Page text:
Oct 09—Still waiting. My hair has grown in a bit, but is only about one-quarter of the original. I have about half of my eyelashes and one-quarter of my eyebrows. No one was able to tell me why I didn’t have any hair and why it wasn’t growing, so I did more research. Found out about Taxotere side effects and discovered the group “Taxotears”.

The effect enduring baldness has had on me:

1. I don’t recognize myself in photos or when I see my reflection
2. I still look like I’m in treatment
3. I feel “exposed”, when I prefer to look “anonymous”
4. I would prefer to choose who knows my history rather than have it so obvious
5. I have had to resort to another wig, but it makes me feel fake. I feel better, but it’s not the real me either
6. I tried to make the best decisions to heal my body, but something else suffered in the process
7. I manage very well usually, but when I sit down and think about it (like now) it makes me cry.

Cynthia: The Bald Facts

RBB-B06144I always loved doing crazy things with my hair: red, black, asymmetric. Streaked. Short. Shorn. My hairstylist loved me. He’d give me a massage and a glass of wine and he’d get happy with the scissors. He could have shaved “Up Yours” on the back of my head and I would have laughed.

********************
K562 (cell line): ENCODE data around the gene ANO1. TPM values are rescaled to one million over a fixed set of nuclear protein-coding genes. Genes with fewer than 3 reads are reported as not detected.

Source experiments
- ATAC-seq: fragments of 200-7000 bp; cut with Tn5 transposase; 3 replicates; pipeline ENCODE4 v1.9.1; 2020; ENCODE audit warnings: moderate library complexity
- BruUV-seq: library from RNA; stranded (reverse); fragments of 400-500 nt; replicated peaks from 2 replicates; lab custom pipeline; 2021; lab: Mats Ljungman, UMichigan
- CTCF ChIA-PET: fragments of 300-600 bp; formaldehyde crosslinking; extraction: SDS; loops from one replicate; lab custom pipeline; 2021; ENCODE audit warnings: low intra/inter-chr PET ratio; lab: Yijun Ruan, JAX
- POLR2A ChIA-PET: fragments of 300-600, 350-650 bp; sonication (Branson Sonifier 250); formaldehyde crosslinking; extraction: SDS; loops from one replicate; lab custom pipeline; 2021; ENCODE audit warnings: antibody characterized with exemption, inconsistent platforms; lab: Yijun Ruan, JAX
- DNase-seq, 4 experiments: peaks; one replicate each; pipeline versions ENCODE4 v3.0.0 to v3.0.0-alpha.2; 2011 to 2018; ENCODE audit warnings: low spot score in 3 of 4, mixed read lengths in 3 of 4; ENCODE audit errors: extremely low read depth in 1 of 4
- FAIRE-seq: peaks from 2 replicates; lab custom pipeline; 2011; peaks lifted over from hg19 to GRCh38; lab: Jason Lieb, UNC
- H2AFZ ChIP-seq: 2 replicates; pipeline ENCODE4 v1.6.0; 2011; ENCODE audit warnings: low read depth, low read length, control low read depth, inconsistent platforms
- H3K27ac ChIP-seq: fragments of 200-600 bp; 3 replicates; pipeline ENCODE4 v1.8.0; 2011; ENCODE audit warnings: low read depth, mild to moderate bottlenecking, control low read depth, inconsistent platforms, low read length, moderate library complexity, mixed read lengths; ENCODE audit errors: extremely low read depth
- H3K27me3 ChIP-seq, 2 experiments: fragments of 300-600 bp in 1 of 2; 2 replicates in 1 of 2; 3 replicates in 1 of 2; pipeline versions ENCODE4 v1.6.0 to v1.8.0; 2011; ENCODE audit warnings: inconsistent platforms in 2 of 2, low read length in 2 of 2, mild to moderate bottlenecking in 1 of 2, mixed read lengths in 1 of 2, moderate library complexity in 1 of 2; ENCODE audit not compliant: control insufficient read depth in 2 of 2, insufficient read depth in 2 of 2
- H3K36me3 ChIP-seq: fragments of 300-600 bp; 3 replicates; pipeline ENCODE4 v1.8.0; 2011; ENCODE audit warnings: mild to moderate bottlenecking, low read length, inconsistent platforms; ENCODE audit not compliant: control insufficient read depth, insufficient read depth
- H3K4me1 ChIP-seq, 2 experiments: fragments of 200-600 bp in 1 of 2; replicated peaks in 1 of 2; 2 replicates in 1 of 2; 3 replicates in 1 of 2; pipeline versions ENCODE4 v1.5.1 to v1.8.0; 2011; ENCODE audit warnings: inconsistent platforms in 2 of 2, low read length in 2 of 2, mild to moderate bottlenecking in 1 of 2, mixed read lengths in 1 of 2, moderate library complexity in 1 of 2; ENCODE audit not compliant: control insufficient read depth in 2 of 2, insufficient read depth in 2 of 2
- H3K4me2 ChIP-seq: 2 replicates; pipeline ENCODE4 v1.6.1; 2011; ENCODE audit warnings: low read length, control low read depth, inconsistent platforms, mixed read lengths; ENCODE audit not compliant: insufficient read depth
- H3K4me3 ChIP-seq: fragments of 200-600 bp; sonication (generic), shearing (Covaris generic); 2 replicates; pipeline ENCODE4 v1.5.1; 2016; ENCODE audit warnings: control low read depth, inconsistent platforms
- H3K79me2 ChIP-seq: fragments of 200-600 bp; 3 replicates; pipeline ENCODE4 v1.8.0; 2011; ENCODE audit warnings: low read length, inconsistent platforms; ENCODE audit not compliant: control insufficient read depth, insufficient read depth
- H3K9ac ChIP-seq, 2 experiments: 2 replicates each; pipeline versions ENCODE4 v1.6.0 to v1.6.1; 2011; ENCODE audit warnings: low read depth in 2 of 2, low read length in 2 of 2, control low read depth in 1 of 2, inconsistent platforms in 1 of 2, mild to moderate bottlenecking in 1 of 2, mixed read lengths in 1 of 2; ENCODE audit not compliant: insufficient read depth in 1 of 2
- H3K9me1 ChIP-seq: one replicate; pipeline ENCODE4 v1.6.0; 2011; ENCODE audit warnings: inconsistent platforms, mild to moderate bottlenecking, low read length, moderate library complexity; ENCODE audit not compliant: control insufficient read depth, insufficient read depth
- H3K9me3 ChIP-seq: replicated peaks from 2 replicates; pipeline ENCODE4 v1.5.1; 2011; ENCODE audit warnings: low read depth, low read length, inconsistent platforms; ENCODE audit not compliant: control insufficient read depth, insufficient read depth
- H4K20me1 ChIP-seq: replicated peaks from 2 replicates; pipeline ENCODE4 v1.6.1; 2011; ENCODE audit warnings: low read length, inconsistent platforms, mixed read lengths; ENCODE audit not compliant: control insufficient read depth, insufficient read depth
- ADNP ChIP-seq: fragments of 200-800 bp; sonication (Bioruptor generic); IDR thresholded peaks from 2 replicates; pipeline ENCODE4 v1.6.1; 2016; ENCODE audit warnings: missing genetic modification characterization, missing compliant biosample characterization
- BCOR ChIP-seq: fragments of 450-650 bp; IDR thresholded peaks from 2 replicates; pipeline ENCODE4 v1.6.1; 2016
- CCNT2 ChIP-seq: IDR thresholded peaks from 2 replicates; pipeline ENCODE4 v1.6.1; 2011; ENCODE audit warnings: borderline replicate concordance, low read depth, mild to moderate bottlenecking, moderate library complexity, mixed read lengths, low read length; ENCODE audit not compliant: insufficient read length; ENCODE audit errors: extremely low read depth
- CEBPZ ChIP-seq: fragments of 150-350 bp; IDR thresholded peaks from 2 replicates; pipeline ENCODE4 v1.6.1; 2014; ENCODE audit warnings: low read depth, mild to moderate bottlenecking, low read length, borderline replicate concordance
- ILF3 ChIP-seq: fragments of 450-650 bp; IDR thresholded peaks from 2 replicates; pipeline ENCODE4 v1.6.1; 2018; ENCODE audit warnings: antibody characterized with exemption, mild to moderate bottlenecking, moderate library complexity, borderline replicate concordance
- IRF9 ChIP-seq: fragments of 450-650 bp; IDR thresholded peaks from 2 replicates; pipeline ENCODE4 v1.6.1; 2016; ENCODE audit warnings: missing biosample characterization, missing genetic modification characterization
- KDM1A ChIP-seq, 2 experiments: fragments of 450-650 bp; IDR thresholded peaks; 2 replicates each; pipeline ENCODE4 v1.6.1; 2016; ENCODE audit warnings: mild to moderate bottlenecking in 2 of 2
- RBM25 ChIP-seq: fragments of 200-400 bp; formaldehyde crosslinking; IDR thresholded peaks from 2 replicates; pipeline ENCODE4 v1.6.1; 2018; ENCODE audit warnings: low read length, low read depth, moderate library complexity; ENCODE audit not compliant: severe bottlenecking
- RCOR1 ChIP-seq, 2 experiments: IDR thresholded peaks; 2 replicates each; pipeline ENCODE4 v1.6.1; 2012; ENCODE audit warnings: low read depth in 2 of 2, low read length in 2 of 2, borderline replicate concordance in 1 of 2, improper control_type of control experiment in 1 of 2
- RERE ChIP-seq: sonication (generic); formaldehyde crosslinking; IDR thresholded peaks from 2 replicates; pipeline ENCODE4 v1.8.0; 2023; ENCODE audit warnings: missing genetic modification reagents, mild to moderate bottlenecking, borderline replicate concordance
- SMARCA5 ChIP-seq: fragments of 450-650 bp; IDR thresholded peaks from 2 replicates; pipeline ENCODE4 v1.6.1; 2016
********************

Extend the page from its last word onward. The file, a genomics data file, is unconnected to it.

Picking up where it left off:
“After all,” I said. “It’s only hair. If I don’t like it, it’ll grow.”

That was before breast cancer. If I’d known what I know now, I would have gathered up those last scraps of hair from the salon floor like strands of gold.  As a lifelong athlete, I decided to approach treatment like training for a race—with perseverance, patience and a sense of humour. My new “training schedule”, was clearly explained to me: a partial mastectomy, six rounds of chemotherapy, plus 31 doses of radiation.

The chemo—a powerful cocktail of Taxotere, Adriamycin and Cyclophosphamide—would make me feel nauseous, my white blood cell count would plummet… and I would lose my hair. But my hair would grow back, they promised. And I would go back to normal—or at least a new normal.

Eight months after my chemo finished, I am as bald as a bean.
My doctors are perplexed. People try not to stare. I hide in the house on a sunny day.

“It’ll grow back,” console well-meaning friends. “Wear a wig,” others suggest dismissively. Finally, my oncologist—obviously a mad scientist—told me to rub garlic on my head. My sense of humour is running out.

“Do you have nose hair?” asked a curious friend.

“Let me check,” I said. Then he stared in disbelief while I, a well-mannered middle-aged woman, stuck my finger up my nose.

“No,” I said, after considerable excavation. “Nada—no ear hair, no eyelashes, no eyebrows.”

I used to want so much in life—so much stuff—but now I would settle for the simple gift of eyelashes. Hair is so much more than vanity. It’s protection. It’s warmth. It’s the very essence of femininity. My head, once a form of whimsical self-expression, is now a scar—a daily reminder of my disease.

So, love your hair… “long, straight, curly, fuzzy, snaggy, shaggy, ratty, matty,” as the musical “Hair” celebrates. “There ain’t no words
for the beauty, the splendor, the wonder of my… hair.”